About a year ago, I rebuilt this blog site with WordPress. This has worked well, so over the last week, I’ve rebuilt the PowerKeys Publishing website with WordPress. Now, I’m switching the system that handles email from arpReach to Mautic.
Or, at least, I’m exploring Mautic to see if it’s going to be a good fit for me.
I had learned of Mautic, a free open-source marketing automation tool, a few years ago. Back then, it offered an intriguing idea, but had too many problems to be seriously considered for professional use.
Recently, I learned that certain software running my server needed to be upgraded, and arpReach would not work with the upgraded version. So it became imperative that I find a replacement.
I tend to do a fresh review of web software from time to time anyways, to find if there’s a better option for running my business, and to help those I take as clients set up and run their businesses.
The software I tend to research most often is mailing list management software, because there are so few really GOOD choices available.
Most mailing list management options are either way too technical for the average person to understand, or they have way too few options to flexibly adapt to the way real businesses are run.
And then there are the options which are only available as a monthly service, where you are asked to pay $100 or more PER MONTH to use the system.
Those are good options for businesses with 100,000 or more subscribers, but for the smaller businesses with 1000 to 5000 subscribers, they just don’t make financial sense.
Some of the popular mailing list management options currently available are Sendy, MailWizz, and MailChimp.
MailChimp is good for those who don’t want to deal with the software itself, and would prefer to pay a monthly fee to have someone else deal with the technical side of things. They also are a good option for those just starting out, as they let you start for free, and you only have to start paying once your list grows beyond 1000 subscribers.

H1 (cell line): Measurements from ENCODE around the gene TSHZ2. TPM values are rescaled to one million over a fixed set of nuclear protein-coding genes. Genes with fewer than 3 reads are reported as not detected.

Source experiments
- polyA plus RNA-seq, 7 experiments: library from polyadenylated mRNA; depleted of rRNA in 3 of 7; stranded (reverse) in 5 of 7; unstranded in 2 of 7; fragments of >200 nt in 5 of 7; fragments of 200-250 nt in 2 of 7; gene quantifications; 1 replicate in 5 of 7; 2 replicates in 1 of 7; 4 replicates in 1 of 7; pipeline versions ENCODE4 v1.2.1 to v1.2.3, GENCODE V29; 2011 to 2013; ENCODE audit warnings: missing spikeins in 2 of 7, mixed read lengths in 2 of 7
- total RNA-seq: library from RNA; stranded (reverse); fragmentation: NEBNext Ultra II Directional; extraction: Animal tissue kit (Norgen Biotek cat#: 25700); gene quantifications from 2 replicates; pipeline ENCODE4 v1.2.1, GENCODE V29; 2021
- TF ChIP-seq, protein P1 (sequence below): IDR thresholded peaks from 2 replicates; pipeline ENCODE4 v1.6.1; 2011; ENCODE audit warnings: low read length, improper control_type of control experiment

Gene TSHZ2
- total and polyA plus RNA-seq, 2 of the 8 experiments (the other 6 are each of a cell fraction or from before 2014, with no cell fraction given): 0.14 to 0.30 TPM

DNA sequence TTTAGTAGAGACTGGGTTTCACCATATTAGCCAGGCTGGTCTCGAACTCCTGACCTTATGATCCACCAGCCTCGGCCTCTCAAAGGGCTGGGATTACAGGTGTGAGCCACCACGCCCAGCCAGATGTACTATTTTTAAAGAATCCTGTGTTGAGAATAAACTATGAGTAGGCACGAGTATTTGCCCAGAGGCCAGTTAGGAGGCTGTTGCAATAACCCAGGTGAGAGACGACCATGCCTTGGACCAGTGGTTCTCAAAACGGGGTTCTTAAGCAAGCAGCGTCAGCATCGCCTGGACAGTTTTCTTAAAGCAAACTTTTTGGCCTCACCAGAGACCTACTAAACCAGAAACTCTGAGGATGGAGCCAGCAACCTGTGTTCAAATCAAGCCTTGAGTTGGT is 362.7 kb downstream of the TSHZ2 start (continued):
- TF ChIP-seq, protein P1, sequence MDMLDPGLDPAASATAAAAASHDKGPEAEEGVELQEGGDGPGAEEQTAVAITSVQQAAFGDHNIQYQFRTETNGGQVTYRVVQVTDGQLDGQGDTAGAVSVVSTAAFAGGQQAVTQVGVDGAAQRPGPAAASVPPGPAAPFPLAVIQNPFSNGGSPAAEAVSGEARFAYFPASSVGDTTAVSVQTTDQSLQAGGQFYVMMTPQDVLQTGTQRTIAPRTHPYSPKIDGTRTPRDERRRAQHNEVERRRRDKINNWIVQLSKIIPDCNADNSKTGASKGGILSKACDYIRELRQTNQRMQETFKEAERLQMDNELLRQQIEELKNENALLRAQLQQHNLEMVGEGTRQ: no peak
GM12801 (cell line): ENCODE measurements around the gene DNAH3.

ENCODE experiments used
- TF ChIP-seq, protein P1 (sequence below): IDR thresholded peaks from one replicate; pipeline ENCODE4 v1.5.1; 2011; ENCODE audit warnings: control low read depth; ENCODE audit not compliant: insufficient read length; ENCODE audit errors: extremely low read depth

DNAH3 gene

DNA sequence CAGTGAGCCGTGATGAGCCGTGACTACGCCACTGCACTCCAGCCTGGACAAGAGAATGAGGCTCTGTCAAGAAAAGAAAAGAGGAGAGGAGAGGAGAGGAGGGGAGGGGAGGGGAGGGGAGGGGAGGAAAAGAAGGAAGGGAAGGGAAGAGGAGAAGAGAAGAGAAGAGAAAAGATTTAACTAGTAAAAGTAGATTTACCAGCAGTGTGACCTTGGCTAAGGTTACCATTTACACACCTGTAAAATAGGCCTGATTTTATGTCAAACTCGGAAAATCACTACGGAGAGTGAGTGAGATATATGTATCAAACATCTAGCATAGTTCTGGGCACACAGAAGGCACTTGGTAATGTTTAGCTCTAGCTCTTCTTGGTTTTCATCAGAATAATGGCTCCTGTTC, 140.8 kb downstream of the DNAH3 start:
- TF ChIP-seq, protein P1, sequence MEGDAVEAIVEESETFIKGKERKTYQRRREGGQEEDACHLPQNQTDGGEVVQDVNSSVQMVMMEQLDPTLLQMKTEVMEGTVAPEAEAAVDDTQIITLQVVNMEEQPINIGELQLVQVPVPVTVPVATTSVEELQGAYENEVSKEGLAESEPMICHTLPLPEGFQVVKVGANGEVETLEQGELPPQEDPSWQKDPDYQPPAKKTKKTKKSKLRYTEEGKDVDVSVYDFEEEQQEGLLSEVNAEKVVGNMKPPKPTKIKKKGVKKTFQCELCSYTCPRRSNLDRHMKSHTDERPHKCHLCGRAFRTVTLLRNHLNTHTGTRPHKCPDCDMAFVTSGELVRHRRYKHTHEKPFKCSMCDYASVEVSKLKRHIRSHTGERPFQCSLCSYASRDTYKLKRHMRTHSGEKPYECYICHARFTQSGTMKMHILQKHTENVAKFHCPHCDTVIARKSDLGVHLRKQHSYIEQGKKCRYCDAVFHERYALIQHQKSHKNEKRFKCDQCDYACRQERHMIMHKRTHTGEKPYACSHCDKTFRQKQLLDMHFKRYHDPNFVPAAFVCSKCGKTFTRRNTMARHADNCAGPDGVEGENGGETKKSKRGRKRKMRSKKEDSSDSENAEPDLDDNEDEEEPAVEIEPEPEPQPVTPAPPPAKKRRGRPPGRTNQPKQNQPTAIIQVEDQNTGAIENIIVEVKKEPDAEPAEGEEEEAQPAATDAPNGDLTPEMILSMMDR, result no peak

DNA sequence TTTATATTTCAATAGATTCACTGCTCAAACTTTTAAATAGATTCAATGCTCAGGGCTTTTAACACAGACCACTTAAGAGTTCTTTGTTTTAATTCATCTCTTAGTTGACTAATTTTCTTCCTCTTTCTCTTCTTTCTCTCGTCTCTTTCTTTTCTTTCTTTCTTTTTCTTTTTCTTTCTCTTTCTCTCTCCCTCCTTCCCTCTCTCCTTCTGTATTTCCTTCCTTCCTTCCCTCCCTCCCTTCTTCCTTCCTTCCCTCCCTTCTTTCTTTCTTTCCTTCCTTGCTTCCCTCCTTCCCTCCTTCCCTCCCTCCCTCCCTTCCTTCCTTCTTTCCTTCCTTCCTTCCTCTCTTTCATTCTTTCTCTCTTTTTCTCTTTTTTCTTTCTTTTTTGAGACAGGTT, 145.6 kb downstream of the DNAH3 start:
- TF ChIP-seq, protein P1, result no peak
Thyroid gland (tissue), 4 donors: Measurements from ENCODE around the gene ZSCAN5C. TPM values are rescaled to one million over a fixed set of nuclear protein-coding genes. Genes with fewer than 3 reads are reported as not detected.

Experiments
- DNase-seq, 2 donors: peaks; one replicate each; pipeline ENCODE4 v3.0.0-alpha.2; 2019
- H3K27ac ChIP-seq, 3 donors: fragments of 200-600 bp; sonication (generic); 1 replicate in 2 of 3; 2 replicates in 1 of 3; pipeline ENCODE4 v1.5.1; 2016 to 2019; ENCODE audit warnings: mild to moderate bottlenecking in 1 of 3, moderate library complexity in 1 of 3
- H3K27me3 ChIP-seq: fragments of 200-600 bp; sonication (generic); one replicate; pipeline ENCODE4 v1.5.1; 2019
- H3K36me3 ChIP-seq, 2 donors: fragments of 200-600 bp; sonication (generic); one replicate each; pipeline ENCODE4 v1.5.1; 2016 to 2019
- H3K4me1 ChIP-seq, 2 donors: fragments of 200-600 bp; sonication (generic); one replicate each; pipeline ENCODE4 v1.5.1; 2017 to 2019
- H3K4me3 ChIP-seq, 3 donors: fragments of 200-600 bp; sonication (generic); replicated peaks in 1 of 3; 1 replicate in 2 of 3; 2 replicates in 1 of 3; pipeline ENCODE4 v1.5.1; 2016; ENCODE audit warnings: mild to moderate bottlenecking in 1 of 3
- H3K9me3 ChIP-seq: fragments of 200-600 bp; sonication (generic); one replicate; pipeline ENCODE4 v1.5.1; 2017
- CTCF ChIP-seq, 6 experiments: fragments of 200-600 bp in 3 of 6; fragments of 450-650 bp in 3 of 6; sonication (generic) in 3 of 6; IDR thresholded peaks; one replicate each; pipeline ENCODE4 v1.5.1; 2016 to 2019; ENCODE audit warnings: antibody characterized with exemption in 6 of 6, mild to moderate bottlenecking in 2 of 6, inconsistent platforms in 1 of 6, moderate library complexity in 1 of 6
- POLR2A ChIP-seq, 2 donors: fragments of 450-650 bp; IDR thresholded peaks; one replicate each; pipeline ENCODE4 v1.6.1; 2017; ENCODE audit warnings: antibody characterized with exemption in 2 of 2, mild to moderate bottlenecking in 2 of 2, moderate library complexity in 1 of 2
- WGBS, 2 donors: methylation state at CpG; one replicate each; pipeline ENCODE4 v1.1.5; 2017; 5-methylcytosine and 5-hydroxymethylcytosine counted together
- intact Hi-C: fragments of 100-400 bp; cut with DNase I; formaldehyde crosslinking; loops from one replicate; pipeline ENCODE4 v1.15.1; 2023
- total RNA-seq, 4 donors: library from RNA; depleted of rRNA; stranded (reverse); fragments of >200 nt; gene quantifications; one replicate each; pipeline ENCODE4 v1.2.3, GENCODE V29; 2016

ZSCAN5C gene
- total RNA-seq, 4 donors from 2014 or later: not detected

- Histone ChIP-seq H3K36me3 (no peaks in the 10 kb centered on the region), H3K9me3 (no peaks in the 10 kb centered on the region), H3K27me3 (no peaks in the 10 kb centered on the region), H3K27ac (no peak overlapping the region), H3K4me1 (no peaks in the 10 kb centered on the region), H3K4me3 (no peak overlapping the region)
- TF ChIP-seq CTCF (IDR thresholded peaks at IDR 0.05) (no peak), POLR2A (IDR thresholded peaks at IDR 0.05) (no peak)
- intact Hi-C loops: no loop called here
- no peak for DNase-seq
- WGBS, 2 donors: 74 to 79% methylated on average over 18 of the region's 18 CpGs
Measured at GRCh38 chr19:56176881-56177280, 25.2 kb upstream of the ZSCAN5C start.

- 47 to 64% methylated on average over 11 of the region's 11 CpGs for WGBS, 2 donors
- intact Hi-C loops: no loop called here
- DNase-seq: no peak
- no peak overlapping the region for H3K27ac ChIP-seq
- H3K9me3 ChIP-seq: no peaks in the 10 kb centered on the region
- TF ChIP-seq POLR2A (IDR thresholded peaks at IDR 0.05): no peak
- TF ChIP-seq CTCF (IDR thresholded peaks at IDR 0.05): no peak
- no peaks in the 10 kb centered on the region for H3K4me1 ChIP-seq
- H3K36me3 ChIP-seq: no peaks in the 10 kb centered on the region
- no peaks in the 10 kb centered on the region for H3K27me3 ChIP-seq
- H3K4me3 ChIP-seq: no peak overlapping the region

But once you get to 2500 or so subscribers, you’ll be paying about as much as with most of the services. For example, if you have close to 5000 subscribers, you’d be paying about $50 per month to run a mailing list.
Not quite the $100 per month I quoted above, but then again, you won’t have all the fancy features of the $100/month systems.
If you are comfortable with installing software on a web server, or are willing to pay $50 to $100 to have someone do it for you, you can get the same level of mailing list management with something like Sendy, MailWizz, or Mautic.
Of the 3, Mautic is the only free option, and incidentally, is also the most flexible.
Not only will it give you the tools to run a mailing list, but it also lets you customize your web pages to display different content for different groups of subscribers.
You can also program a mailing sequence to respond with different emails depending on whether a subscriber has opened a previous email, clicked a link, or visited a particular webpage.
And you can mix emails, text messages, and Twitter tweets in your communication mix, even allowing your subscribers to indicate a preference, and using their preferred channel to communicate with them.
This level of flexibility is something I haven’t seen in ANY of the other systems, except maybe Infusionsoft — at $200 per month. A big reason why I’m taking time to study Mautic in depth.
Luckily, there are a few videos on YouTube giving a nice overview of what the system can do, and how to set it up to do it. Most of the videos are more than a year old, but they are still useful.
And there’s a 264-page user guide describing all the intricate details of the system. That’s where I am now. Reading through this massive guide.
Currently, I’m on page 51, and will probably be at this for a couple of days.
Then, I’ll set up a few tests, run it through its paces, and see how reliable it is to work with.